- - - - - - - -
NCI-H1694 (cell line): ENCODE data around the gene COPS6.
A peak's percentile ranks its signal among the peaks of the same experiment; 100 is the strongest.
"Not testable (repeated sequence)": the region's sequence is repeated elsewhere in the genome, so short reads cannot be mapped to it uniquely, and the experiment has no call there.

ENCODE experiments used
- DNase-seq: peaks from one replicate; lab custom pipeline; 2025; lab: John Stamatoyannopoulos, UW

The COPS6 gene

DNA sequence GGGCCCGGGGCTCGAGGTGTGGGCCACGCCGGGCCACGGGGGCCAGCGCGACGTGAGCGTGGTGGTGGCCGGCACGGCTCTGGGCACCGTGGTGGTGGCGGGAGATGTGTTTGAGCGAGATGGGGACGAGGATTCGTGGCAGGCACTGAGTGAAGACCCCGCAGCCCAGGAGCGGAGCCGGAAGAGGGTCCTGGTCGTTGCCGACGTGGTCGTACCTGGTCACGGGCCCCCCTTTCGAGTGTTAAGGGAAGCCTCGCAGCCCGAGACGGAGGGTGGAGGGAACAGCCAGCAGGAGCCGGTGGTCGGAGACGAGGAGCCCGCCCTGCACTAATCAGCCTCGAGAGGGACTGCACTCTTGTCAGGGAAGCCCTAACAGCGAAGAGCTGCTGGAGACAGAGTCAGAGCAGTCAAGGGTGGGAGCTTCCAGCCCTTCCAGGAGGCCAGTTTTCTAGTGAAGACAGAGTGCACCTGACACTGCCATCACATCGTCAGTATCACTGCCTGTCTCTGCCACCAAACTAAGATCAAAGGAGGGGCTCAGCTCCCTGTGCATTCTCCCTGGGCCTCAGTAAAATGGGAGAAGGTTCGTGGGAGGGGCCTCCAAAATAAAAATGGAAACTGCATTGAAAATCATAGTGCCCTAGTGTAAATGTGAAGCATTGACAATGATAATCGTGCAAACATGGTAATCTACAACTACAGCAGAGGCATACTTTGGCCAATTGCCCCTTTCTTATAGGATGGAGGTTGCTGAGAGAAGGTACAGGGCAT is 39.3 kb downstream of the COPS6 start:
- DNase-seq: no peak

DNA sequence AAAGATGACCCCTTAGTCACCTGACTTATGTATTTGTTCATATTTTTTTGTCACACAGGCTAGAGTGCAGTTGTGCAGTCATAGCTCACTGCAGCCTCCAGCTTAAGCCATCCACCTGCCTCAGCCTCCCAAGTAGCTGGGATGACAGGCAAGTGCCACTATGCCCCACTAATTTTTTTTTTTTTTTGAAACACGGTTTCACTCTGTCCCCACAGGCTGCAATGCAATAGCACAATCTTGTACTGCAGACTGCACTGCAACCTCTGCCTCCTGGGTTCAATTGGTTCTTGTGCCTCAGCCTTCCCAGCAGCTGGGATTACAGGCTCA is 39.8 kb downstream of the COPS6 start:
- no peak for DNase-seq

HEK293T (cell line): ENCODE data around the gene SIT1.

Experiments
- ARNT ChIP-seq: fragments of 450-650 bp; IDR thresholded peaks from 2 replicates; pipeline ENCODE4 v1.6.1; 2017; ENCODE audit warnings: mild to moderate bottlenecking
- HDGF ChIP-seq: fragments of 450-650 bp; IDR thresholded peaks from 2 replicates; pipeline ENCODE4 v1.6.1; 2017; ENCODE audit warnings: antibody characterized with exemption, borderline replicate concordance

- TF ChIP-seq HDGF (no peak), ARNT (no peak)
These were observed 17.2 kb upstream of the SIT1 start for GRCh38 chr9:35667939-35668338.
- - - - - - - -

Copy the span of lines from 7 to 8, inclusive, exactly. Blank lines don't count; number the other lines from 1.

DNA sequence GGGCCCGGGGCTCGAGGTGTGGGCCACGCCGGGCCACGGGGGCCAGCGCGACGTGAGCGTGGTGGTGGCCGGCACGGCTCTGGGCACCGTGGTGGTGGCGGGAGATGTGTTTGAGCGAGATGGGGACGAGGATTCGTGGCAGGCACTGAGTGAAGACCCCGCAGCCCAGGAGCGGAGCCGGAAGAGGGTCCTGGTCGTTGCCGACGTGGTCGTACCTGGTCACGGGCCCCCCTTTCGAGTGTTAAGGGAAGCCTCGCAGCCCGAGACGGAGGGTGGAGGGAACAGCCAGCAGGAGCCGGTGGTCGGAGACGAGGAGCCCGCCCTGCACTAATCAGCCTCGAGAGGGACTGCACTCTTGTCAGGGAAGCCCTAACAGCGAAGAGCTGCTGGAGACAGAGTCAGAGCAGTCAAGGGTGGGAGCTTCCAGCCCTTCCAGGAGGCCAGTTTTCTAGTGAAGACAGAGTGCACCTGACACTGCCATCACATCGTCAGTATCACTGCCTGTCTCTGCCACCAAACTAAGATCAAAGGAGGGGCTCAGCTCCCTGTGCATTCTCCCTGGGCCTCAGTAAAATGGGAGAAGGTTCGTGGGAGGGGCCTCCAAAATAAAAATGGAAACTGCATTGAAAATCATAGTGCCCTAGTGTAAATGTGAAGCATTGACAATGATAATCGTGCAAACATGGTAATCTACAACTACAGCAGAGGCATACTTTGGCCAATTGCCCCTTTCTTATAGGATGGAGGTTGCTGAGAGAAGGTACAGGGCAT is 39.3 kb downstream of the COPS6 start:
- DNase-seq: no peak